Illegal mining has been a menace in the country because of its attendant ills like environmental degradation, destruction of farmlands and farms, for that matter livelihoods, and even now the devastation of settlements believed to have gold under houses.
Even though such ills are costly, the loss of precious lives is priceless and worst of them all.
There are countless reports of such losses recorded by the media and the country's National Disaster Management Organisation (NADMO).
Just yesterday, seven personsout of about 30 lost their lives after an illegal mining (galamsey) pit in which they were working at KorleTeye (Takoroso site) in the Birim North in the Eastern Region caved in; five others were injured others were believed to be still trapped under the debris.
It is sad to learn that those who are engaged in galamsey are mostly the youth, women, able-bodied men and even children.
These are people who hear of the deaths involved in their endeavor yet they are unperturbed as they persist in it.
They are also aware of the fight against their activity yet they care less about it.
What is unfortunate about the whole menace is that a good number of foreigners, especially from China and the country's neighbouring countries, are deeply involved in this menace that has serious negative consequences for the health of the people and the country's development.
Why should galamsey thrive in a country where its devastation is glaring to everyone?
For the foreigners, they are obviously in to seek greener pastures by exploiting the country's resources, but what about the indigenes or citizens?
Some studies posit that poverty, high dependency rate, unregulated mining sector and unemployment influence galamsey in Ghana, yet there is one compelling factor that is influencing galamsey as in other sectors.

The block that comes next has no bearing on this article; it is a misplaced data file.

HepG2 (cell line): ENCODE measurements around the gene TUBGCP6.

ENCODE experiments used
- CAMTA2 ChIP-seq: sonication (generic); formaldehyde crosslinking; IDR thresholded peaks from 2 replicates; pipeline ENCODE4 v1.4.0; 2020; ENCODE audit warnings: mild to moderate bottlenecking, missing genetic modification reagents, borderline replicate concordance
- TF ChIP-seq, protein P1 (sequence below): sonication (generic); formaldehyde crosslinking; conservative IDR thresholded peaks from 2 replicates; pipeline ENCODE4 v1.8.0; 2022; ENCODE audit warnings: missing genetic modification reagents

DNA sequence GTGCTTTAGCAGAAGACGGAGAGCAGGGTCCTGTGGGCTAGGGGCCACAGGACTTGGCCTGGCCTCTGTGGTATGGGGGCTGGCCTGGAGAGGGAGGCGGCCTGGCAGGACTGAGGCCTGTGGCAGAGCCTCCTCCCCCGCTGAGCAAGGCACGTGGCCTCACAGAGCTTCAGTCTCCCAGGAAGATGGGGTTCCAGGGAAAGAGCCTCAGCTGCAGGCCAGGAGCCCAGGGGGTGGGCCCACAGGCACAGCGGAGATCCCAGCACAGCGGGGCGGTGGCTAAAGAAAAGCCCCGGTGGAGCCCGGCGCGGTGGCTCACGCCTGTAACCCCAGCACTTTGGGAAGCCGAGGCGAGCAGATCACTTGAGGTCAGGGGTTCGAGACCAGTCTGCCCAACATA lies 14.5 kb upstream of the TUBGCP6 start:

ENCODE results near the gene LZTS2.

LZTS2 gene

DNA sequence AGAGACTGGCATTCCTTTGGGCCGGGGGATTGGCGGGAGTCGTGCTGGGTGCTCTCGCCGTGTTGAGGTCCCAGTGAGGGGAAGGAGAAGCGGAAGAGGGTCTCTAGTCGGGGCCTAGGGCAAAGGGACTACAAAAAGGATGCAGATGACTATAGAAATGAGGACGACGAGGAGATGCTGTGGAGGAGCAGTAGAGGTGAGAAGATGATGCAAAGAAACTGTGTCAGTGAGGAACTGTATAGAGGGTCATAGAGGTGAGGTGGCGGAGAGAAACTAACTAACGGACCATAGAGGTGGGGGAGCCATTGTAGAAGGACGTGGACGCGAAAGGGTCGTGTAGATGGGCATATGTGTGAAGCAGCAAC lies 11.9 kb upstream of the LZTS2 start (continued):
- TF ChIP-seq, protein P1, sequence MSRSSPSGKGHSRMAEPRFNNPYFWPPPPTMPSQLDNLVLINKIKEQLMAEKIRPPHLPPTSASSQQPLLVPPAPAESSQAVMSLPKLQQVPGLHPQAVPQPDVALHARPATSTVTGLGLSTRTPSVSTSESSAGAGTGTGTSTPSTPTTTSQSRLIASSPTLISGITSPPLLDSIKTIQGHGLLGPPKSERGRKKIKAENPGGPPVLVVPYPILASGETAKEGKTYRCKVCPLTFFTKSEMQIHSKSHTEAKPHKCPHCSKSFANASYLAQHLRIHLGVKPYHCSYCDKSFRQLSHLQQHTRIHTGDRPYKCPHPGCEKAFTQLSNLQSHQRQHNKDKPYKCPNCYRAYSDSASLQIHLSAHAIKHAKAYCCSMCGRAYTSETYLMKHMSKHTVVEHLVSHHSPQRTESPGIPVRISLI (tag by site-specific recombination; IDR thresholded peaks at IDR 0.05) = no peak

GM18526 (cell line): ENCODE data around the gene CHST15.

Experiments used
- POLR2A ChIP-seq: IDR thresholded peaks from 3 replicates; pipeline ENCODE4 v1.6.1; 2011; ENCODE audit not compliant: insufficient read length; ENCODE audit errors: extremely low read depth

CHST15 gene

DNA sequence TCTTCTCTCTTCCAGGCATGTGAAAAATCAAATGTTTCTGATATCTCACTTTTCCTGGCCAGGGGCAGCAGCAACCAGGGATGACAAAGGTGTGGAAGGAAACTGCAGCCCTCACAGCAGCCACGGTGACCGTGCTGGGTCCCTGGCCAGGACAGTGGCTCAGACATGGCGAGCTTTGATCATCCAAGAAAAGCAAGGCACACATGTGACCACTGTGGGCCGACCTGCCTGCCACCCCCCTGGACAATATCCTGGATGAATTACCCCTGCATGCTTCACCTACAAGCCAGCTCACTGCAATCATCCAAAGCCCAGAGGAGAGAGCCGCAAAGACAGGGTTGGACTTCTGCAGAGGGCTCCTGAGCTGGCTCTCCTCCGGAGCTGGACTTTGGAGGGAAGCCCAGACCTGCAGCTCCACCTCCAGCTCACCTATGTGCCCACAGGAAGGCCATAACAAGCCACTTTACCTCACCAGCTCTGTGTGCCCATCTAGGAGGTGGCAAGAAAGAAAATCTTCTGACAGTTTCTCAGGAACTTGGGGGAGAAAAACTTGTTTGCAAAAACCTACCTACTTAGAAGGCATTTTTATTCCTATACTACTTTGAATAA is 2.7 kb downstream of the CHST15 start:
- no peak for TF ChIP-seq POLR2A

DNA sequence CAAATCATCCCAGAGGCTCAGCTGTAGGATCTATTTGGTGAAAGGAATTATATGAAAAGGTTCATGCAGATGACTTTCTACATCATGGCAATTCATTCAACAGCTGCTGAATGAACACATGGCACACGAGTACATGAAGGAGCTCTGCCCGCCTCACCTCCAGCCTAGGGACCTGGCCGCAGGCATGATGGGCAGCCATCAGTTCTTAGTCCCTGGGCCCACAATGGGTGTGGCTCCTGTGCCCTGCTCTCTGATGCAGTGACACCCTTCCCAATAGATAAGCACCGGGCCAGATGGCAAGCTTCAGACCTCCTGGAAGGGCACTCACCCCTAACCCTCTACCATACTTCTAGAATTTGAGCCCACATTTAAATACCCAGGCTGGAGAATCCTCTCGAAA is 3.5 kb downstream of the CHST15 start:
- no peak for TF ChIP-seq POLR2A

This is the desire to get rich quicker than expected. This is compelling because there are some people in the galamsey communities who have struck fortunes and are the toast of the people and so the activity is a do-or-die affair.
This proclivity is not easy to kill but the other influencing factors can be fixed to stem the deaths and other devastating consequences.
We are concerned mostly with these consequences because the death of young people, for example, is a great loss to the nation, particularly in the belief that they could have been better persons with alternative endeavours and contributed significantly to nation building.
The current fight against galamsey seems to have waned and so its fire must be stoked, while the other influencing factors must be addressed such as having alternative economic activities for the illegal indigenous miners and applying the law to flush out the foreigners,
It is our conviction that if chiefs and other traditional leaders, politicians and security personnel accept the challenge to fight galamsey, the perpetrators would have nowhere to hide in spite of their occasional attempts to resist any check against them,
This is important to save the country the constant accidents in galamsey pits or sites, which disasters bring unbudgeted-for expenses to the country even though the miners were engaging private activity for personal gains,